dataSource: 'supplyItem',
                      ID: 'dsListGrid'
                      click() {
                      title: 'Refresh me!'
                  width: '100%'
                When the button is clicked, the logging is shown but no server request is made (because the criteria haven't changed). I'm wondering if this is conceptually right, given that the data might have been changed by external systems (or users with other browsers).


                  Yes, it's 100% conceptually right.

                  The possibility of the user seeing stale data in web applications has existed since the web began - the second the data arrives, it may be stale. Also, even before we had web applications, there was the Back button.

                  Web apps have always had to choose between staleness vs performance, and the tradeoffs are different for different use cases: if the user is looking at their own data, you generally cache indefinitely, vs if you are building a securities trading system, you usually use Real-Time Messaging to stream updates continuously.

                  Various other use cases fall in between. With data that is edited by multiple people, but where real-time updates aren't needed, strategies such as "long transactions" are typically deployed to avoid inadvertently overwriting newer data with older.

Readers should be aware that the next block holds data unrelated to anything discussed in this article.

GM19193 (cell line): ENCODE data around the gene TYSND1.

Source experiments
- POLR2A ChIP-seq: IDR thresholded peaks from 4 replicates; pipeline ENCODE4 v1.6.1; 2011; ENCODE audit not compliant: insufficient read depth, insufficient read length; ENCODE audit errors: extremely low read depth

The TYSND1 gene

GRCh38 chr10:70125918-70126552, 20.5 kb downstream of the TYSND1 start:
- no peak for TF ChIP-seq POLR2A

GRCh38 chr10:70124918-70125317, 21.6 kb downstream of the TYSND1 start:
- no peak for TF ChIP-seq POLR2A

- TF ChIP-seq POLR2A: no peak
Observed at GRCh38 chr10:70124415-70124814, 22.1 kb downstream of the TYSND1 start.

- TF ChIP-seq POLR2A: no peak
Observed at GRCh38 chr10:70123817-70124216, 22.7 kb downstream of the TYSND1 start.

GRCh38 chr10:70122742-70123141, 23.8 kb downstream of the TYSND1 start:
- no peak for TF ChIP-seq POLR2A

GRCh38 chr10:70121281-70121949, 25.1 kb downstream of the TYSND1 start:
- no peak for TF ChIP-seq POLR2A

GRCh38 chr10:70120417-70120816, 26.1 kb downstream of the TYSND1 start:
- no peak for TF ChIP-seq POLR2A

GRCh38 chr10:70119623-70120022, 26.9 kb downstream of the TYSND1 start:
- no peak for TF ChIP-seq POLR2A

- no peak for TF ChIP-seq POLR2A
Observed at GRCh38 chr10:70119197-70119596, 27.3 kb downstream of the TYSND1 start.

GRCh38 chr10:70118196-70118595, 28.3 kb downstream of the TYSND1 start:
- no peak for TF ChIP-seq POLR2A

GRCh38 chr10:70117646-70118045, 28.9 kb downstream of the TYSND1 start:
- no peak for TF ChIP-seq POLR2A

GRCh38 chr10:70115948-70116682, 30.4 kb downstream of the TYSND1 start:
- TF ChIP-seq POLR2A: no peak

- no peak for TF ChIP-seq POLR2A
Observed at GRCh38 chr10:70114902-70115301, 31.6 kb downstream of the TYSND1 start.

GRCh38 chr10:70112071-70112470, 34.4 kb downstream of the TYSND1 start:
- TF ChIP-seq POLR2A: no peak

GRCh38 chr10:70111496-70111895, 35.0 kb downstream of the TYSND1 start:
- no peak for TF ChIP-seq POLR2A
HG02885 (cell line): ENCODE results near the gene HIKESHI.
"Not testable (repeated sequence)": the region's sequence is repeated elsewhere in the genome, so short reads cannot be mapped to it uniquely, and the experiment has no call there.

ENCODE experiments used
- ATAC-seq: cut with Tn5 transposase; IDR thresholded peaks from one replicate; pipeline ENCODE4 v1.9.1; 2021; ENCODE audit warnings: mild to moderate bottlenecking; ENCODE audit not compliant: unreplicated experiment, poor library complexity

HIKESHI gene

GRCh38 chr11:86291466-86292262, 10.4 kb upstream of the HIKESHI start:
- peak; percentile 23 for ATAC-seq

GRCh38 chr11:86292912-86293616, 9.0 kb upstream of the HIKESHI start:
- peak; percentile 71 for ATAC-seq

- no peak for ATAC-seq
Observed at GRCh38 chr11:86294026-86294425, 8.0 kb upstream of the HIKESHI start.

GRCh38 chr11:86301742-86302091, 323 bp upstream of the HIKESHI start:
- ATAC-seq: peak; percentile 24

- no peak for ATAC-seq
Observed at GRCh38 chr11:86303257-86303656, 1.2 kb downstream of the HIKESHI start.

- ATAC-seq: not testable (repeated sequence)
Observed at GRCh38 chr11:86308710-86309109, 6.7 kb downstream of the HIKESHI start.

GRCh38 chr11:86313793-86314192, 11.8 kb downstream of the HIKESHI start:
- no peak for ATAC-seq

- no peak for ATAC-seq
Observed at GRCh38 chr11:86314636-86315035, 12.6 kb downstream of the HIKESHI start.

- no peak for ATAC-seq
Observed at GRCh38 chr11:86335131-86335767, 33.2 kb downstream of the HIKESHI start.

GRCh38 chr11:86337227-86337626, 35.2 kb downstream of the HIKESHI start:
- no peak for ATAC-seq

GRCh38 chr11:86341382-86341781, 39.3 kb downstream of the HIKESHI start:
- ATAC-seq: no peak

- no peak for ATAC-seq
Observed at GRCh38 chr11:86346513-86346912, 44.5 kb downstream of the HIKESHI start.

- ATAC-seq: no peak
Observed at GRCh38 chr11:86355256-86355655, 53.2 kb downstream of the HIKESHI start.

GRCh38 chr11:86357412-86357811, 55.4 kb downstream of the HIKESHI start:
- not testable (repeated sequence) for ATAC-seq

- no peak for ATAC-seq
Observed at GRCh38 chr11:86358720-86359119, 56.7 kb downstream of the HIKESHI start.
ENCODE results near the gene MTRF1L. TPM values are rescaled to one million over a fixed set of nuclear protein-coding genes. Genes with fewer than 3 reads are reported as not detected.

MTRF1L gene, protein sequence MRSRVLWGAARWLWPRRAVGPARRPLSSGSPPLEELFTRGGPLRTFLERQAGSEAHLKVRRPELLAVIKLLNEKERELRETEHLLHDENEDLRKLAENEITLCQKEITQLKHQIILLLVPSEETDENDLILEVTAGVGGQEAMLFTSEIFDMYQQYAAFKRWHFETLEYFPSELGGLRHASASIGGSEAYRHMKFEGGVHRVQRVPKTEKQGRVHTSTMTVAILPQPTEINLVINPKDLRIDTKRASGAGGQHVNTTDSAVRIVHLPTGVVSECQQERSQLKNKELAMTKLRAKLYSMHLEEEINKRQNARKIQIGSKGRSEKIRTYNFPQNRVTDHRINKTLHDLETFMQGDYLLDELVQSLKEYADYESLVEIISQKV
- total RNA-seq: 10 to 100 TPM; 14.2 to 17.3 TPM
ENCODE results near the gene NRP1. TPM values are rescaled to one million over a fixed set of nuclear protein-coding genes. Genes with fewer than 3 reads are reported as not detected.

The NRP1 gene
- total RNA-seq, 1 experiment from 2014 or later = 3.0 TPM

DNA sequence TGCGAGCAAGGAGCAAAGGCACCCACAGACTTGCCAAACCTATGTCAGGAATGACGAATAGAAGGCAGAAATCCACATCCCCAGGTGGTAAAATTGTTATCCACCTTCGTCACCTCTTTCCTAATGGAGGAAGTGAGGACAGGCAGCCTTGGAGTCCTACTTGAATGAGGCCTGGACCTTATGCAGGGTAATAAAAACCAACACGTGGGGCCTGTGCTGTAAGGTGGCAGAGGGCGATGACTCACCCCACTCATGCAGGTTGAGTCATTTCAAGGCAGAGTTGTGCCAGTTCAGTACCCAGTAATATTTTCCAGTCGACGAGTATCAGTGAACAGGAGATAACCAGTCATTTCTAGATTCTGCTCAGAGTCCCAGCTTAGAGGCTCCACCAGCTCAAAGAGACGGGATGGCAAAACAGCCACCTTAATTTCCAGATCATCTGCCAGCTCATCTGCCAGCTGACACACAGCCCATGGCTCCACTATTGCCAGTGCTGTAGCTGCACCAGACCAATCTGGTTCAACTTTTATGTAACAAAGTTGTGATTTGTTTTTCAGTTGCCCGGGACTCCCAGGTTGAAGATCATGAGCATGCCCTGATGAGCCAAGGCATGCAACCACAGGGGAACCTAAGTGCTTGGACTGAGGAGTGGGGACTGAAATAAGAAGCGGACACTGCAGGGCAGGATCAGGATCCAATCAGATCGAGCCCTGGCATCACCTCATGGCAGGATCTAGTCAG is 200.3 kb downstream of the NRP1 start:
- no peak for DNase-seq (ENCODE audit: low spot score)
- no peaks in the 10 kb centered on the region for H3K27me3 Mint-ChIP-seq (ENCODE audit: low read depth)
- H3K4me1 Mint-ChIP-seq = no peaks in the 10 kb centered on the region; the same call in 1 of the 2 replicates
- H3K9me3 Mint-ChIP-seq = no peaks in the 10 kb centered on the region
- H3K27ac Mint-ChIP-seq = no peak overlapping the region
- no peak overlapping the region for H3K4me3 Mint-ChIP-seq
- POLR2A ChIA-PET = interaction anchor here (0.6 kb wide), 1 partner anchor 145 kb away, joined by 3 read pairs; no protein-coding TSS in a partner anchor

SmartClient makes it very very easy to hit anywhere along the performance vs staleness continuum you need, and indeed, makes the maximum achievable performance much, much higher than any other web framework.


                    I understand that records retrieved might be stale as soon as they arrive, but what call/mechanism would you advice to enforce a reload of the grid via the server? My use case is quite simple: a (HTML) webshop where customers place orders and a SmartClient application showing those orders to the employees that will handle them. Calling fetchData() doesn't show the latest information. I've experimented with invalidateCache() and refreshData() but both had their (dis)advantages. The latest I've tried and that seems to work fine, is calling this.setData([]) before this.fetchData(). Is this a correct way?


                      The suggestion to use invalidateCache(), and the unusual case for which setData([]) might be used, are both covered literally right in the docs for ListGrid.fetchData().

                      Neither invalidateCache() nor refreshData() has "disadvantages", they are just methods used to do different things. However, if you perceive either one to have some kind of flaw, please start a new thread on that.


                        Thanks for the reply! I will use the setData([]) call then, not understanding why it is unusual actually. With (dis)advantages I meant something similar like you described. invalidateCache() has no callback argument, which fetchData() has. And I also had some situations of double fetches as described at the end of fetchData() docs.


                          You can only get double fetches via the invalid usage described. As you seem to know, refreshData() gives you a callback. Both methods fire multiple events such as dataChanged(), which may fire at better times for the logic you want to attach - see the docs for details.

                          As the docs also describe, setData([]) followed by fetchData() is for a specific circumstance. If you aren’t in that circumstance, then you shouldn’t need to do that, and if you feel that you do, that could indicate usage errors elsewhere.